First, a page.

A new report that compares 10 Canadian cities found Saskatoon to be the healthiest, and gave Montreal the poorest grade.

The Conference Board of Canada’s City Health Monitor, which studies the physical and socio-economic health of Canada’s metropolitan areas, gave Saskatoon, Calgary and Winnipeg an A for their overall performance.

But Saskatoon got the highest ranking overall when it comes to life satisfaction, population health, access to health care services, and healthy lifestyles.

A low rate of tobacco use is just one example of the overall good health of Saskatoon residents, said Louis Theriault, Conference Board of Canada’s vice-president of public policy.

The smoking rate in Saskatoon was 12 per cent, compared to 22 per cent in Halifax, Theriault told CTV News Channel on Tuesday.

Vancouver got an overall B grade, despite ranking first in the lifestyle and population health categories. That’s because the city scored poorly when it comes to access to health care services and life satisfaction, according to the report.

The other metropolitan areas that also received a B grade are: Quebec City, Ottawa-Gatineau, Halifax, Edmonton and Toronto.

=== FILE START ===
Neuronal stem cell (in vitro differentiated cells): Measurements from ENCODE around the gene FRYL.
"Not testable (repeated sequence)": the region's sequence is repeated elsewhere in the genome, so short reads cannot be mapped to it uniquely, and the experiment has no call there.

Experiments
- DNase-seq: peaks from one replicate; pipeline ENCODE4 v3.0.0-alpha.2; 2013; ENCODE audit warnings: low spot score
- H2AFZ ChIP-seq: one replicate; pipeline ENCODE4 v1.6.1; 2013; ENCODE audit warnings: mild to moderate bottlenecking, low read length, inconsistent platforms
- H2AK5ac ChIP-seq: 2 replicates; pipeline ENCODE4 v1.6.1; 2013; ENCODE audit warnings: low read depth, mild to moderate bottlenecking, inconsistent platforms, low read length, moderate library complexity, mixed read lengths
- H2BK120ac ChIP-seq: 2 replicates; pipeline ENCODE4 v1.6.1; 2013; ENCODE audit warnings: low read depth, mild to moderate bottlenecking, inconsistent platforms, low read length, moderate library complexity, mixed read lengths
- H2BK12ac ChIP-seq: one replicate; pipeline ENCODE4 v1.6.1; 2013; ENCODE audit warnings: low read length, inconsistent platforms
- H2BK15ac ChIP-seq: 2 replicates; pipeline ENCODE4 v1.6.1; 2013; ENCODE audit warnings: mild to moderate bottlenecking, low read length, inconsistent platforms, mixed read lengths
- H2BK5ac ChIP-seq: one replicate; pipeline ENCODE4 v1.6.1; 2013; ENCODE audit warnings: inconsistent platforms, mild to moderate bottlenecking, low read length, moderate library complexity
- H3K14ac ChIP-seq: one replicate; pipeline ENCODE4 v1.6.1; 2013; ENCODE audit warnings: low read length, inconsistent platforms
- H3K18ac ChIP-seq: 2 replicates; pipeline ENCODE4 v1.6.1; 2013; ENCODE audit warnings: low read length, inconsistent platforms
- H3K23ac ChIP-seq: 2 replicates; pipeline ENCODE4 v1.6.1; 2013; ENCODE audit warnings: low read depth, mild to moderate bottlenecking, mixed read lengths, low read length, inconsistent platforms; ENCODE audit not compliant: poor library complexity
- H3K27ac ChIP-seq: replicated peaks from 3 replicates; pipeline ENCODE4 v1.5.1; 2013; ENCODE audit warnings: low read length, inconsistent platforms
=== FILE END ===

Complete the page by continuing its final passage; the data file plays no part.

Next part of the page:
Montreal landed at the bottom of the list with a D grade, “performing so poorly in all categories that its final ranking is set apart from the other metro areas,” the report says.

Montreal had high rates of perceived life and work stress, did poorly in managing diseases such as asthma and diabetes, and got the worst score when it comes to access to health care services (benchmarks include number of available hospital beds and percentage of residents who have a regular doctor).

The Conference Board of Canada says the aim of its report is to better understand the differences between major cities and “pinpoint policy priority areas.”

“By highlighting gaps in performance, we can work toward closing them and improving the performance of the health care system and the health of Canadians,” the report says. 

This is the first time that the Conference Board of Canada has ranked Canadian cities based on health and lifestyle indicators. Theriault said the board has been comparing various countries and Canadian provinces for years, and the new city rankings are “a natural extension” of that work.